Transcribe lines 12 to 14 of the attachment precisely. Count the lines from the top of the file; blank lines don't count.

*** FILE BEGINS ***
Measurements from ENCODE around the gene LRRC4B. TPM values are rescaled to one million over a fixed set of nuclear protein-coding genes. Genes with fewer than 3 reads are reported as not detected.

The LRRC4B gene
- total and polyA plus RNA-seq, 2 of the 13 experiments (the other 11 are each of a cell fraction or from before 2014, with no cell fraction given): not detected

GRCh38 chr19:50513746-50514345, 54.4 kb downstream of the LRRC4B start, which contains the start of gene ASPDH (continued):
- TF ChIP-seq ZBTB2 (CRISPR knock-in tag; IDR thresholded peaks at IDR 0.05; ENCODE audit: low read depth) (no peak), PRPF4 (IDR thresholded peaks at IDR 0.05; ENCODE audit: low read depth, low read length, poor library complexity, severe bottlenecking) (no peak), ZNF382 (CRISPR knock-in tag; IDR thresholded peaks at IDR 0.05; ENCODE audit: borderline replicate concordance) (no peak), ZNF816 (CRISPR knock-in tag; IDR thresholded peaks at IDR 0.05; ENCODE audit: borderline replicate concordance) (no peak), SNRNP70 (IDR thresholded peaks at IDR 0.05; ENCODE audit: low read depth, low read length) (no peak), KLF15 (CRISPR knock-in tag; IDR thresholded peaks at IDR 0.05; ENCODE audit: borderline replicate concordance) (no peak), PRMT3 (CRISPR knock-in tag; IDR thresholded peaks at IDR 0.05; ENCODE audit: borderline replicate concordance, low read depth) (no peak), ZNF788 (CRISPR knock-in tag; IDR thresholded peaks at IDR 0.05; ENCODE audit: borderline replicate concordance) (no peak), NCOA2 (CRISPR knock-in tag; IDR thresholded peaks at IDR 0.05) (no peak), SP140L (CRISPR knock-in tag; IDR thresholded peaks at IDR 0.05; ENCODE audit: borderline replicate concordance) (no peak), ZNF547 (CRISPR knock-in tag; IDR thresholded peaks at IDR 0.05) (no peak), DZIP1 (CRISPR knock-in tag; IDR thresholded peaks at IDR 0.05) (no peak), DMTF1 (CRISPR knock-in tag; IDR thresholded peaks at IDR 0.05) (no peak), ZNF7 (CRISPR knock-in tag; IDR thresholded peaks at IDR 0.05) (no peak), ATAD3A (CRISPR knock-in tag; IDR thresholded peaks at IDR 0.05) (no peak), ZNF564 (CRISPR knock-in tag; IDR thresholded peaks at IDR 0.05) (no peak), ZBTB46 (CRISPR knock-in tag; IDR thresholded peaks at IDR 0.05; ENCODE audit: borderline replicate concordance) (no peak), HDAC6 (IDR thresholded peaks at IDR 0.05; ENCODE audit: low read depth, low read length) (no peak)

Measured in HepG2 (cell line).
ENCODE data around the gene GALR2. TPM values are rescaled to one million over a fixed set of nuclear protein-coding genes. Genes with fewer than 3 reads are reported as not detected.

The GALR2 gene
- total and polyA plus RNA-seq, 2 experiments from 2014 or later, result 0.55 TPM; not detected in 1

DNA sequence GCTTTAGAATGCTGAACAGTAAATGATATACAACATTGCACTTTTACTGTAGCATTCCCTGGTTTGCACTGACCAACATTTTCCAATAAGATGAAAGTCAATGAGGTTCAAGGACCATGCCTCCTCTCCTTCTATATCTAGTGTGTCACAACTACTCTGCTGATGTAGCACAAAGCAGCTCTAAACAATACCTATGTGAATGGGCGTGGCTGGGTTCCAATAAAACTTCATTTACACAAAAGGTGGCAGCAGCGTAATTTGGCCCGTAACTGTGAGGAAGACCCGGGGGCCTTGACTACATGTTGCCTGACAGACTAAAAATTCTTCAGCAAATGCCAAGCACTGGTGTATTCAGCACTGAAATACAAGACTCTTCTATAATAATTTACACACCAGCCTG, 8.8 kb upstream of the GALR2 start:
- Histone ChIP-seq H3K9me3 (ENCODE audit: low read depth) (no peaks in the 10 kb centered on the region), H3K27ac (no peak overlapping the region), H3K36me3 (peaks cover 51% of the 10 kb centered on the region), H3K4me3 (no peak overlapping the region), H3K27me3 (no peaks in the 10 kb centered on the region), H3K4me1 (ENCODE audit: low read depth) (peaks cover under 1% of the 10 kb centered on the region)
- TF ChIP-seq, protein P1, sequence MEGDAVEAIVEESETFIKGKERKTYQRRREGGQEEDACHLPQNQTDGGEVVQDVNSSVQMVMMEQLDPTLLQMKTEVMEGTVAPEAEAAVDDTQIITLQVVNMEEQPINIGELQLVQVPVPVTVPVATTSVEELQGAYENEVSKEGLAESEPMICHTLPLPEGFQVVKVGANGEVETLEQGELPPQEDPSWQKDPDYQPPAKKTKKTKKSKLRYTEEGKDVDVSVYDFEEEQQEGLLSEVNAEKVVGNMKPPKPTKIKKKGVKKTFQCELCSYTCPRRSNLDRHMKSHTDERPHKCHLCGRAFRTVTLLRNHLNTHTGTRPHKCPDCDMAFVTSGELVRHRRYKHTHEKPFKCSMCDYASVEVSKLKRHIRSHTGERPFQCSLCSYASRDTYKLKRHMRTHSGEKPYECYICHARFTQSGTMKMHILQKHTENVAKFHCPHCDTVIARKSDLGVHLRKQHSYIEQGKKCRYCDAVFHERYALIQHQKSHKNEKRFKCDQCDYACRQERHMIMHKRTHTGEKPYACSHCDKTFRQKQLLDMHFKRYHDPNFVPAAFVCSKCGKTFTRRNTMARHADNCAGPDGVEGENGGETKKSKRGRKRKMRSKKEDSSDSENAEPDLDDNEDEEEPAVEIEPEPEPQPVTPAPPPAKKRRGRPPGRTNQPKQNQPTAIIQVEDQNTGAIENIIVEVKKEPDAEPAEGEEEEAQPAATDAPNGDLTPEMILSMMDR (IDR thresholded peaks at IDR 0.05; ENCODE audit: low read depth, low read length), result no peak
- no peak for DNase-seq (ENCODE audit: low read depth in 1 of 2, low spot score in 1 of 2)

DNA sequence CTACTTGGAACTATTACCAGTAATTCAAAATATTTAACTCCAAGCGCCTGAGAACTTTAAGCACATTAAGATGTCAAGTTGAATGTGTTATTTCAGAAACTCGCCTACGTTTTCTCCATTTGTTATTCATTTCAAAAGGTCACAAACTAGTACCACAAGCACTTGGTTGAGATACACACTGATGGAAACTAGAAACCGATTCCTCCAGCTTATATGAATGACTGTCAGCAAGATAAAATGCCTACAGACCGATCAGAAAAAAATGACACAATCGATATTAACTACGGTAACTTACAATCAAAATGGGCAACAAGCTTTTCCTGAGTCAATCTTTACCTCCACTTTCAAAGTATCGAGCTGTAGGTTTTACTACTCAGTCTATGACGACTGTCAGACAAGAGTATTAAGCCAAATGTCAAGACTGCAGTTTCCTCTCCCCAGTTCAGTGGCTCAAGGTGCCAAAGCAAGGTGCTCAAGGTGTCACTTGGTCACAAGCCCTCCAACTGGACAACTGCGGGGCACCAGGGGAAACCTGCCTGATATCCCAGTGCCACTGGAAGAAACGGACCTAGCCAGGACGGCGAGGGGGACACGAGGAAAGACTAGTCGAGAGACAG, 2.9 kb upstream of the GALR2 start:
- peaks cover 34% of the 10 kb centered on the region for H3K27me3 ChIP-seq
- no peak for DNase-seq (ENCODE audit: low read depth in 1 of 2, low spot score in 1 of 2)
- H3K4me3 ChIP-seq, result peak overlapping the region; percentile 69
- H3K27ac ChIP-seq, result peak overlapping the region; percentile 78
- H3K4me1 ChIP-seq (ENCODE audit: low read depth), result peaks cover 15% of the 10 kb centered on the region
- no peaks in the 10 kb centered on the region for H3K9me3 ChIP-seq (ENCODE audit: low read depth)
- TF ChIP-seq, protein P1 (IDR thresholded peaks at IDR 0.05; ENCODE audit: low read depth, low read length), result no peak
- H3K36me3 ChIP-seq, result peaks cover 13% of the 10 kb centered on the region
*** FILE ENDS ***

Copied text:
- TF ChIP-seq, protein P1, sequence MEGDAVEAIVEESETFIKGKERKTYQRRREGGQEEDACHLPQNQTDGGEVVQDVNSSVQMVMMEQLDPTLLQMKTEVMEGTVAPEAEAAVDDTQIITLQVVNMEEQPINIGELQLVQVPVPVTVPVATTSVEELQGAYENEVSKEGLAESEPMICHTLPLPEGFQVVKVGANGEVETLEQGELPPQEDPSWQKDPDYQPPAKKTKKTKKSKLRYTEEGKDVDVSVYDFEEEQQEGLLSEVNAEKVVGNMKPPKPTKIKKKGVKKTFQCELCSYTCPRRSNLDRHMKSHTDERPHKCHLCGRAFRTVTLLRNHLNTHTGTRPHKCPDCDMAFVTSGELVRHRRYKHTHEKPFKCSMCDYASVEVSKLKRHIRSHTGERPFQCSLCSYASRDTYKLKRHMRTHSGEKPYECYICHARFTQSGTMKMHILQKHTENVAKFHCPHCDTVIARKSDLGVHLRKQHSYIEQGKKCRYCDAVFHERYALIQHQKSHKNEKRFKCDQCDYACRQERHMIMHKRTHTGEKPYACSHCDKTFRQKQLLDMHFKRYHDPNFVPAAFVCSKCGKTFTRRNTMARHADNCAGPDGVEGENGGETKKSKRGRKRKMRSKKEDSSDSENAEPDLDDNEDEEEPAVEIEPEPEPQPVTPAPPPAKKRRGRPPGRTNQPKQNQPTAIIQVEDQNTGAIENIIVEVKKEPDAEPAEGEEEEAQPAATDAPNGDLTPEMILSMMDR (IDR thresholded peaks at IDR 0.05; ENCODE audit: low read depth, low read length), result no peak
- no peak for DNase-seq (ENCODE audit: low read depth in 1 of 2, low spot score in 1 of 2)

DNA sequence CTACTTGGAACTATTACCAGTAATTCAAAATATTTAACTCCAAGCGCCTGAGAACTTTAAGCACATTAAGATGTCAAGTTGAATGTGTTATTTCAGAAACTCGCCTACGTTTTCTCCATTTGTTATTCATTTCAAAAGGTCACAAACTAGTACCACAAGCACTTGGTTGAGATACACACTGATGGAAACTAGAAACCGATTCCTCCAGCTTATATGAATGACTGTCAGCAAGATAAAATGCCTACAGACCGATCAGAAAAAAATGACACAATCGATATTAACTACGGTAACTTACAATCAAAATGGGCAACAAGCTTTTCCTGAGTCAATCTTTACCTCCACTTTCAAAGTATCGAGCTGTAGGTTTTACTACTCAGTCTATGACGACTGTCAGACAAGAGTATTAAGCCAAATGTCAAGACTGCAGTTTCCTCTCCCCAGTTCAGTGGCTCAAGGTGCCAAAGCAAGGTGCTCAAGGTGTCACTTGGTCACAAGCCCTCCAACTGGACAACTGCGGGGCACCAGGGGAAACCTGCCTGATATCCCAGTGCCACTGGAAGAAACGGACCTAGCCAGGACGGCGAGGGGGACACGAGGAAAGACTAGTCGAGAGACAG, 2.9 kb upstream of the GALR2 start: